1. Moments of Elevation¹, when we're struck with delight that you'll remember for a long time after, like a first kiss or a stranger buying you a coffee. 2. Moments of Connection², when we attend a social ritual, be that a wedding, graduation, or the Pittsburgh Steelers football game. 3. Moments of Insight, when we discover something new about ourselves and our places in this universe, like a man learning he's never processed his parent’s divorce and the consequence of that. 4. Moments of Pride, when we achieve something above the crowd and are honored for it; awards or genuine thank-yous or notes of recognition.

Not only does this book help us recognize five-second moments in our lives but with a little bit of planning, we can heighten the emotion of that moment.

Defining moments shape our lives, but we don't have to wait for them to happen. We can be the authors of them. - Chip & Dan Heath

I can author a moment for my birthday!

Tomorrow — on my birthday — I will take my partner down a light, easy nature trail, fairly secluded with lots of resting points and running waters and trees and critters. And to spice it up, to make a moment out of it, I will bring my speaker, filled with music we love and we will dance bachata in nature. Two things we both love.

And I will pause. And feel that moment. I will hug her. As we breathe together, present, with the memory as it animates in front of us. No matter what the following days bring, I will never forget my 35th birthday.


Hello Dear Reader,

From my therapy practice, I have begun to recognize what a meaningful moment feels like, but that journey isn't for all of us. So here's another interesting path towards that skill and awareness, from the book Storyworthy, by Mathew Dicks.

It's a habit that if you commit to on a daily basis, you will start to recognize moments. He says, at the end of each day ask yourself if you have to tell a story at dinner about the day, what moment would you tell?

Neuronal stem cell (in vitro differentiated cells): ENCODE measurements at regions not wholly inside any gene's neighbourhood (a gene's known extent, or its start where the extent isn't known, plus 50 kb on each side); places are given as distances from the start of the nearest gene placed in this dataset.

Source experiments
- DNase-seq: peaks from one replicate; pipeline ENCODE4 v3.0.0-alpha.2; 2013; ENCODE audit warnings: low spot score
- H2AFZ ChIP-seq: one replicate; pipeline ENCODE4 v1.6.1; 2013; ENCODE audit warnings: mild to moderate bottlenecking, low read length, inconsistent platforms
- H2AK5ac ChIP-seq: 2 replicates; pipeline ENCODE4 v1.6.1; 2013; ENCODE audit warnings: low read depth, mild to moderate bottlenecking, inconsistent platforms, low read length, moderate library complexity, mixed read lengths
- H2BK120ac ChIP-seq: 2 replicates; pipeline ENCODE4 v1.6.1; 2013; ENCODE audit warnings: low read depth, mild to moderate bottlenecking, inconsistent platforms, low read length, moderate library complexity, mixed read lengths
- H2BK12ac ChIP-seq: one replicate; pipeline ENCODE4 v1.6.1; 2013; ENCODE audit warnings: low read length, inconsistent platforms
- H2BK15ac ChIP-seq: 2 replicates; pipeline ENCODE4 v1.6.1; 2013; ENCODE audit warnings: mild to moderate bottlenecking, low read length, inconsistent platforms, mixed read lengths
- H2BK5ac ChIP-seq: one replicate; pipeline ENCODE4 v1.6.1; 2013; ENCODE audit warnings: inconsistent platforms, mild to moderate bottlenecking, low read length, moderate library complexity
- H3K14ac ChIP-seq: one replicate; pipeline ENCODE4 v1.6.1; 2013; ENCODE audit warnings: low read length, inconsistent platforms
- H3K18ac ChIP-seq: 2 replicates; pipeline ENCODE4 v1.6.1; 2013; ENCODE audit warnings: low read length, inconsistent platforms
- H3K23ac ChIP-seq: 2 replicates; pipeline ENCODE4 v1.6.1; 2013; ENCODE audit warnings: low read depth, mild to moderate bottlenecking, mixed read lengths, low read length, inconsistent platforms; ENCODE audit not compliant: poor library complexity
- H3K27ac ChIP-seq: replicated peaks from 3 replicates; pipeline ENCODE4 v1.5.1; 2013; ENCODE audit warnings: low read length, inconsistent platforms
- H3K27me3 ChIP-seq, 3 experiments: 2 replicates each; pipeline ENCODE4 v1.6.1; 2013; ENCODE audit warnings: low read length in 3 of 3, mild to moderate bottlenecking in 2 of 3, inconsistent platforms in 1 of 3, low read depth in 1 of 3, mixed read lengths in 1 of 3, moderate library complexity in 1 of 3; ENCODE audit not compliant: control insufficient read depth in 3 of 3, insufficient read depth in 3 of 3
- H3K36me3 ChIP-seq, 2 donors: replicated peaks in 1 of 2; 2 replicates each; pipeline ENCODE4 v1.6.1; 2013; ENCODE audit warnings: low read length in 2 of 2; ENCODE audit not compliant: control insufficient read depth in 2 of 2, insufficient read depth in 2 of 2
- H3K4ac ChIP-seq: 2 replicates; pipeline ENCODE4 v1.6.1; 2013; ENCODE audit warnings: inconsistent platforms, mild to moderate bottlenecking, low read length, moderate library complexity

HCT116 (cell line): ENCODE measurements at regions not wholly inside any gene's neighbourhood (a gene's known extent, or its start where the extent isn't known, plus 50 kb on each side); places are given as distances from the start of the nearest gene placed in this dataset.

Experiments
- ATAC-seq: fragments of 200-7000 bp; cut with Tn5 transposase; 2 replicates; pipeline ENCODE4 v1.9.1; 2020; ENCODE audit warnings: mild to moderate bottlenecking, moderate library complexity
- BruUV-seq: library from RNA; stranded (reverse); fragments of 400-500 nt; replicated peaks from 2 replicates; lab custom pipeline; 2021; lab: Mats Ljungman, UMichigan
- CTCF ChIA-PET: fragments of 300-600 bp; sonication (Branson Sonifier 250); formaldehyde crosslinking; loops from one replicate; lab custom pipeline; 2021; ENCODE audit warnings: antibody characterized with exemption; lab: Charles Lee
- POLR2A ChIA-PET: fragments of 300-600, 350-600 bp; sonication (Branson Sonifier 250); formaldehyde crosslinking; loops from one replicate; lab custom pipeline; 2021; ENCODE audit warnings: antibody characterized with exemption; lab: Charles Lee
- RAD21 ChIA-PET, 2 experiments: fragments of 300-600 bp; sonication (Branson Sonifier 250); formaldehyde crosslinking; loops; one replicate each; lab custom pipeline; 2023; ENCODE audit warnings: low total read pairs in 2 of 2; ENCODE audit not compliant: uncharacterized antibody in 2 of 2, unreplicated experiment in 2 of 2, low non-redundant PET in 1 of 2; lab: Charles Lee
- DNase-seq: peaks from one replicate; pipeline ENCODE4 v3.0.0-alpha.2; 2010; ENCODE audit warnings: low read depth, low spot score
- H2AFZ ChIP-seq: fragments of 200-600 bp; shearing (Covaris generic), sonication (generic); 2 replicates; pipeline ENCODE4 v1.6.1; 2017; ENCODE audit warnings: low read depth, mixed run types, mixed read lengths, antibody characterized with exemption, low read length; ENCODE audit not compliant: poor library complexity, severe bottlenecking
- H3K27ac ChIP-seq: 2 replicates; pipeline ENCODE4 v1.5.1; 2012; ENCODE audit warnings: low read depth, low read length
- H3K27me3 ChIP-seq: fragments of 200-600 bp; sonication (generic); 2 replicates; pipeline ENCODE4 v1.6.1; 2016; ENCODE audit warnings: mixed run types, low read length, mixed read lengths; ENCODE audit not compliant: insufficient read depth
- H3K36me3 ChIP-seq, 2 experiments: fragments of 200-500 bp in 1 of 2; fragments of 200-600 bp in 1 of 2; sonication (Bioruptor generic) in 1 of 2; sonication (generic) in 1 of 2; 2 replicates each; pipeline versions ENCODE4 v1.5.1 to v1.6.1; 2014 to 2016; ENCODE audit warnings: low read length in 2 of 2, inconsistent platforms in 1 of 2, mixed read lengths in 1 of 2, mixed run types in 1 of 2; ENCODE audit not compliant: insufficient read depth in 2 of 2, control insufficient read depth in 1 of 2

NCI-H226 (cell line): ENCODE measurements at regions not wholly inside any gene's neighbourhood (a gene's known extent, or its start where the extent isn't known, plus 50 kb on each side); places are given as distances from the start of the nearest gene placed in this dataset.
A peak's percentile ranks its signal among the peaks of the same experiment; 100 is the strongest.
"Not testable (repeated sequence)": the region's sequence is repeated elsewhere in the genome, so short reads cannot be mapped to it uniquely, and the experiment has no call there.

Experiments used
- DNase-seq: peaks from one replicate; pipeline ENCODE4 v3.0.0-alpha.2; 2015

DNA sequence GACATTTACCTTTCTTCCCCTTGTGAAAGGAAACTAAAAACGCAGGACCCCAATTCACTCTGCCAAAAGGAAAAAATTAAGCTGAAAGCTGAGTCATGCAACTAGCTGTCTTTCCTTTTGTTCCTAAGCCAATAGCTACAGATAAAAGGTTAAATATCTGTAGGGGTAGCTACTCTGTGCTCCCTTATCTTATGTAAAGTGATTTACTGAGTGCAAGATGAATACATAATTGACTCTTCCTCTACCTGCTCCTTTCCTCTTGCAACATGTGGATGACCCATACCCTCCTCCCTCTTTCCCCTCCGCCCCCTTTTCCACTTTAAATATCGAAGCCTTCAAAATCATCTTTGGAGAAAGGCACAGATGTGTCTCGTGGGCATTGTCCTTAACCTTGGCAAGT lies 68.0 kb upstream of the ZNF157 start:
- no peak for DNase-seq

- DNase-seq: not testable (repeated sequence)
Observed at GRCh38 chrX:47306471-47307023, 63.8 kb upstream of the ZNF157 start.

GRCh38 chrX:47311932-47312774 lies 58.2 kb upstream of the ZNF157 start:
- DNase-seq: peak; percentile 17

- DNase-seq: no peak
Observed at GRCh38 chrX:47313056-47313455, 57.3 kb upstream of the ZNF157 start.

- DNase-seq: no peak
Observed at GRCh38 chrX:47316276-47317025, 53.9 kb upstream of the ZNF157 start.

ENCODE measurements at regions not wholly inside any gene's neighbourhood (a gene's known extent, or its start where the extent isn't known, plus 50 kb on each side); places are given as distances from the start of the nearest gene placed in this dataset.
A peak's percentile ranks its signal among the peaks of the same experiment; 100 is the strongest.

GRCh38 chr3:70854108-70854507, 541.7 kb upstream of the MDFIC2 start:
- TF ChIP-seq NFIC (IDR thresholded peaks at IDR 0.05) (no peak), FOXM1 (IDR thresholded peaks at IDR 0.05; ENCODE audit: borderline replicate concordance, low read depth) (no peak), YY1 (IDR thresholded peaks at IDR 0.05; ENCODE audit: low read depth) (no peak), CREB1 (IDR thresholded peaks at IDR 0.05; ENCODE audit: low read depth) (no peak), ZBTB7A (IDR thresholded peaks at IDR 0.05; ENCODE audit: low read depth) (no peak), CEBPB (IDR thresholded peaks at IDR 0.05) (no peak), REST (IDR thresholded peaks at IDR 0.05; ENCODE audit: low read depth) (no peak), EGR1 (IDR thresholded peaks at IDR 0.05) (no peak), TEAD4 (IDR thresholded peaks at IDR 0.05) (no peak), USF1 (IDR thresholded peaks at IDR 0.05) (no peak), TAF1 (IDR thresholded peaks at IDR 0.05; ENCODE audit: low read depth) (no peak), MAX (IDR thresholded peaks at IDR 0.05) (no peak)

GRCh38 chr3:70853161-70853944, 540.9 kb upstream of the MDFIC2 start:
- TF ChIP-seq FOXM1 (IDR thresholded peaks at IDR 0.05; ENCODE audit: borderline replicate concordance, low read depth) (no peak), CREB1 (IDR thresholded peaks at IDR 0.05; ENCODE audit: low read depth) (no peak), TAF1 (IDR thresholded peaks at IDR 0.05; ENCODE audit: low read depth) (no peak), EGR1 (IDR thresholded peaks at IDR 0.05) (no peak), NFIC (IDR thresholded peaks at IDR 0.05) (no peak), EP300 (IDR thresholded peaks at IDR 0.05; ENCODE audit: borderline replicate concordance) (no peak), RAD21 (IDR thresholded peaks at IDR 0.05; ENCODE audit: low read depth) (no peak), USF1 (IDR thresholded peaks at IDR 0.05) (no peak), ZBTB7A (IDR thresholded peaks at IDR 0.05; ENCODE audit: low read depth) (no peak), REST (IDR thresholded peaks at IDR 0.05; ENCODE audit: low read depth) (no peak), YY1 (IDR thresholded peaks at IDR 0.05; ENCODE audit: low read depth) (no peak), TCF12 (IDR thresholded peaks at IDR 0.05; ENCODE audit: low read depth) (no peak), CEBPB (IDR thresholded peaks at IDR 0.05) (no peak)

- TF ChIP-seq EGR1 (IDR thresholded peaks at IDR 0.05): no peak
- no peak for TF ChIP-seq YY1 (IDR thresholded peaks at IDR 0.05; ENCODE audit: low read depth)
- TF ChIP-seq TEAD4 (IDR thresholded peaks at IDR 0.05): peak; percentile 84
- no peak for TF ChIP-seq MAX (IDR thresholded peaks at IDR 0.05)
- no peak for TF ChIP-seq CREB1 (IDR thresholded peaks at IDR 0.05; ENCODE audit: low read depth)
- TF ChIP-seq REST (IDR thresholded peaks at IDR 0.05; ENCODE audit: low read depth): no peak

If need you can even prompt yourself to find the most emotional moments by checking in with what prideful moments did you have today? What moments of insight, elevation, or connection? Then you 'stretch for insight', a term coined by Chip & Dan Heath, by looking for the five-second moment and asking, why was that moment important to me? What inside me changed?

If you do this as a daily habit — over time you learn to recognize these moments in the moment. And then you can push into it. And you can pause afterwards and feel how that makes you feel. Your life will change.


10 Oct 2021

¹ when designing my birthday moment, an elevated moment, I used the author’s three criteria. First, Boost sensory appeal, add meaning to an event, like a wedding filled with flowers from your grandma’s wild garden or in my case listening to music in nature. Second, raise the stakes, add pressure to success and potential rejection. Creates nerves and discomfort so that the payoff will be so tasty. Third, break the script, add the unexpected.

² moments of connection I see as moments of awe and wonder, moments when you transcend yourself. The book focuses on the connection on mass groups of people, like-minded people such as attending a Pittsburgh Steelers game as a fan or a Trump rally as a supporter or a concert of your favorite band. But I believe these moments of connection also happen when you look out into something so vast you can't comprehend like the grand canyon or the ocean. At that moment, you lose yourself and connect with the world.